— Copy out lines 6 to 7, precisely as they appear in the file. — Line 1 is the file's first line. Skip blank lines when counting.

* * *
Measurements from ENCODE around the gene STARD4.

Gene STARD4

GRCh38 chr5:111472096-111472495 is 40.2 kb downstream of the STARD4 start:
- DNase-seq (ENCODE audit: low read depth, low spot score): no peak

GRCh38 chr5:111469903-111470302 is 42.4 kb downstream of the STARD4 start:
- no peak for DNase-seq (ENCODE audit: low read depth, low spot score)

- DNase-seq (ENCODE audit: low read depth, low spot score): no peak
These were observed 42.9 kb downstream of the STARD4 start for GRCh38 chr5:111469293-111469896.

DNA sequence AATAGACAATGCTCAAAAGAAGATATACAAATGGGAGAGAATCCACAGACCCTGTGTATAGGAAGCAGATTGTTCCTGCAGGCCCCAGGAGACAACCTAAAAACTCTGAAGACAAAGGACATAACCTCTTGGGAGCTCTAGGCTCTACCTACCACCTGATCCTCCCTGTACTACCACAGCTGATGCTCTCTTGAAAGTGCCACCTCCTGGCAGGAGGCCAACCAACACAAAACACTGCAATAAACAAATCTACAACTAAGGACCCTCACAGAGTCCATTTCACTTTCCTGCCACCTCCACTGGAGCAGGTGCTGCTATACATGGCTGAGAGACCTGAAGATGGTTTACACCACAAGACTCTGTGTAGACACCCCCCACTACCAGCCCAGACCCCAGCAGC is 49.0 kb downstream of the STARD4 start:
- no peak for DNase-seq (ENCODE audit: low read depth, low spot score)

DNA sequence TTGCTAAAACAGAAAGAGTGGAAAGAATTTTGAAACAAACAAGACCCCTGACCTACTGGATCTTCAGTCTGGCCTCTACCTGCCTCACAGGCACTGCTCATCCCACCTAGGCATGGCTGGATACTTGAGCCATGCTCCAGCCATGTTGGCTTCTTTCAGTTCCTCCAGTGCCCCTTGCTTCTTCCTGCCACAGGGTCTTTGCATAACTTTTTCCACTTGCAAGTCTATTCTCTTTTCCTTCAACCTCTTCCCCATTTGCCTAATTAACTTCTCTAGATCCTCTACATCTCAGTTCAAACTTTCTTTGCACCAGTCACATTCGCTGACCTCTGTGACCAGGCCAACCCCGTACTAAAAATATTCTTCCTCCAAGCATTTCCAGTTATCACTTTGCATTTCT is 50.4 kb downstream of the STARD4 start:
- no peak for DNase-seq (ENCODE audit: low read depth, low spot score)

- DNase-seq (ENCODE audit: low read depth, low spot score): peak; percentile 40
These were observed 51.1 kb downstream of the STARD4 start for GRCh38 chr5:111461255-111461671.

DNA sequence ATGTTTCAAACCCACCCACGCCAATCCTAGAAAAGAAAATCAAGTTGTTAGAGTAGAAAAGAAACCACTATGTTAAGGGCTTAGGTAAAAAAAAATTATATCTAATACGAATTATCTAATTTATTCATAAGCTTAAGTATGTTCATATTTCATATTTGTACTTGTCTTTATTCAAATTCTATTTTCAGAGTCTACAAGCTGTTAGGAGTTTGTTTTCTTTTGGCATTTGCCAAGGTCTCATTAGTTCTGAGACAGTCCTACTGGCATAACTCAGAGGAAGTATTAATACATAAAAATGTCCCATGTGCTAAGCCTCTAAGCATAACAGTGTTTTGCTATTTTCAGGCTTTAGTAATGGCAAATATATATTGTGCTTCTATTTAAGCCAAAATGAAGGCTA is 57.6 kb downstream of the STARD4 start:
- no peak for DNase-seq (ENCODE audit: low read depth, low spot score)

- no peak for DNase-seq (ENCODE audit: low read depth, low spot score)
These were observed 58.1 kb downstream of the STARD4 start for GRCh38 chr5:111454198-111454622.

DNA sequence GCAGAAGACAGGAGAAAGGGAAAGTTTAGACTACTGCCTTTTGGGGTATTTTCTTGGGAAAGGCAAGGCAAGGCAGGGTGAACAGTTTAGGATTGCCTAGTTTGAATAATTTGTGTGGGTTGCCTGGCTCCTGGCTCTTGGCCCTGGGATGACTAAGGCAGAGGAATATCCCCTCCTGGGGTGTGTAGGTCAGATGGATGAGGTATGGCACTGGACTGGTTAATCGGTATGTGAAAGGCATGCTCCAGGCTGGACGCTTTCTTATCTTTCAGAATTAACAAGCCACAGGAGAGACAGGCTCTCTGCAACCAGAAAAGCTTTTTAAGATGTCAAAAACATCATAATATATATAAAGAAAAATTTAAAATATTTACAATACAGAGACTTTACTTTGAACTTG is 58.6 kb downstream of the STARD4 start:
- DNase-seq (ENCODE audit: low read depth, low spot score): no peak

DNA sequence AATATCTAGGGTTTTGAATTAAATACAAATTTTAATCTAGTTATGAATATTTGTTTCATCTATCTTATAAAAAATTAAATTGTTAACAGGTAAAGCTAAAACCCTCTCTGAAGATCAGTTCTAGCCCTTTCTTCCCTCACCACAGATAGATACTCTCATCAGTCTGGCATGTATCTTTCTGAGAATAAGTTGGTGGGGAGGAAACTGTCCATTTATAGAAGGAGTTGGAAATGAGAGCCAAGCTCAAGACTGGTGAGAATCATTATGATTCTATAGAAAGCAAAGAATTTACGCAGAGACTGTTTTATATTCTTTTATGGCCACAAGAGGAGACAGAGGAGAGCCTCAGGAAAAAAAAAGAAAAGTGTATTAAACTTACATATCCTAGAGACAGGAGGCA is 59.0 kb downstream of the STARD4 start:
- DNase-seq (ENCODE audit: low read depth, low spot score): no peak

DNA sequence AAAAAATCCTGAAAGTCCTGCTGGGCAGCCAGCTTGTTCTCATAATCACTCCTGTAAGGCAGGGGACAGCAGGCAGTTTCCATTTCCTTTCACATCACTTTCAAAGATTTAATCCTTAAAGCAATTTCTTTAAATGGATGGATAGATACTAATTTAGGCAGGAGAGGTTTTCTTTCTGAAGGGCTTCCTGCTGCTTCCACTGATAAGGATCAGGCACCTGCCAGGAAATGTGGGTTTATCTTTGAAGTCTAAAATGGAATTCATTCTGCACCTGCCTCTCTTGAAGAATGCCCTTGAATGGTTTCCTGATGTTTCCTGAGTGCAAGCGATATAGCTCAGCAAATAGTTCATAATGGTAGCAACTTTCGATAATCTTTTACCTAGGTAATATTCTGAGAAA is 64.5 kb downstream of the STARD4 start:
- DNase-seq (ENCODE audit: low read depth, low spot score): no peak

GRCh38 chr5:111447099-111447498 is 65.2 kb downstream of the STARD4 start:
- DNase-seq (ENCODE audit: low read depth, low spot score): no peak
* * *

- no peak for DNase-seq (ENCODE audit: low read depth, low spot score)

- DNase-seq (ENCODE audit: low read depth, low spot score): no peak